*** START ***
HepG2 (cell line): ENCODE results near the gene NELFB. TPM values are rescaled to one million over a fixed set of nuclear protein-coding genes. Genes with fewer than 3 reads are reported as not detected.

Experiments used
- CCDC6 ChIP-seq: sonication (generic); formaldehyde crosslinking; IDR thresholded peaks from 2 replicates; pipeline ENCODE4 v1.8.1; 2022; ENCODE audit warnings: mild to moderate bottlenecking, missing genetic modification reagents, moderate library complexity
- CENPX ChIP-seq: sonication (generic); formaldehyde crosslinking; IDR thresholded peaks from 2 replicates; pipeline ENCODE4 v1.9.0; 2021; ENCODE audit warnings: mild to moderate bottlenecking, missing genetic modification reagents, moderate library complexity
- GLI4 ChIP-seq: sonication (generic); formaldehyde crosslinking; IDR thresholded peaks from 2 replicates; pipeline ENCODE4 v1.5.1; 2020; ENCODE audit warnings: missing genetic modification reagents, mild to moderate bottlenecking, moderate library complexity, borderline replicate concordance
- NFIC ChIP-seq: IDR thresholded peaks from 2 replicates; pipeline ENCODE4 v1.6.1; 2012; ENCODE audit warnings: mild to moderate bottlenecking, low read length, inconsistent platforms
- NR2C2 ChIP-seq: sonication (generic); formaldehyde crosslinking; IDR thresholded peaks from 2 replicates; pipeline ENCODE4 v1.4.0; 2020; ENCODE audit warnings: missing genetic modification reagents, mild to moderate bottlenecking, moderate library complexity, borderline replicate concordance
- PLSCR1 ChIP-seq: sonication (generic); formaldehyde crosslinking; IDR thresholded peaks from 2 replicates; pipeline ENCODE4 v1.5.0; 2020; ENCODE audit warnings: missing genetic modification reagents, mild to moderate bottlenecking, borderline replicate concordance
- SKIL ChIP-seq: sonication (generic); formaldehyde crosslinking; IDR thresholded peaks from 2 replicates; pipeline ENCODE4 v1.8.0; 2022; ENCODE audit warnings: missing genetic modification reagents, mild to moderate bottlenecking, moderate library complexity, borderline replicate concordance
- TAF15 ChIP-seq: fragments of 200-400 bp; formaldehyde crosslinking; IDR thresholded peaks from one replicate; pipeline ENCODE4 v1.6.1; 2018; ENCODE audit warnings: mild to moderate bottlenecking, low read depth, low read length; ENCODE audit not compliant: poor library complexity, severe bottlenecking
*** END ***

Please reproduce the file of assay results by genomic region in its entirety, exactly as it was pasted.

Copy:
HepG2 (cell line): ENCODE results near the gene NELFB. TPM values are rescaled to one million over a fixed set of nuclear protein-coding genes. Genes with fewer than 3 reads are reported as not detected.

Experiments used
- CCDC6 ChIP-seq: sonication (generic); formaldehyde crosslinking; IDR thresholded peaks from 2 replicates; pipeline ENCODE4 v1.8.1; 2022; ENCODE audit warnings: mild to moderate bottlenecking, missing genetic modification reagents, moderate library complexity
- CENPX ChIP-seq: sonication (generic); formaldehyde crosslinking; IDR thresholded peaks from 2 replicates; pipeline ENCODE4 v1.9.0; 2021; ENCODE audit warnings: mild to moderate bottlenecking, missing genetic modification reagents, moderate library complexity
- GLI4 ChIP-seq: sonication (generic); formaldehyde crosslinking; IDR thresholded peaks from 2 replicates; pipeline ENCODE4 v1.5.1; 2020; ENCODE audit warnings: missing genetic modification reagents, mild to moderate bottlenecking, moderate library complexity, borderline replicate concordance
- NFIC ChIP-seq: IDR thresholded peaks from 2 replicates; pipeline ENCODE4 v1.6.1; 2012; ENCODE audit warnings: mild to moderate bottlenecking, low read length, inconsistent platforms
- NR2C2 ChIP-seq: sonication (generic); formaldehyde crosslinking; IDR thresholded peaks from 2 replicates; pipeline ENCODE4 v1.4.0; 2020; ENCODE audit warnings: missing genetic modification reagents, mild to moderate bottlenecking, moderate library complexity, borderline replicate concordance
- PLSCR1 ChIP-seq: sonication (generic); formaldehyde crosslinking; IDR thresholded peaks from 2 replicates; pipeline ENCODE4 v1.5.0; 2020; ENCODE audit warnings: missing genetic modification reagents, mild to moderate bottlenecking, borderline replicate concordance
- SKIL ChIP-seq: sonication (generic); formaldehyde crosslinking; IDR thresholded peaks from 2 replicates; pipeline ENCODE4 v1.8.0; 2022; ENCODE audit warnings: missing genetic modification reagents, mild to moderate bottlenecking, moderate library complexity, borderline replicate concordance
- TAF15 ChIP-seq: fragments of 200-400 bp; formaldehyde crosslinking; IDR thresholded peaks from one replicate; pipeline ENCODE4 v1.6.1; 2018; ENCODE audit warnings: mild to moderate bottlenecking, low read depth, low read length; ENCODE audit not compliant: poor library complexity, severe bottlenecking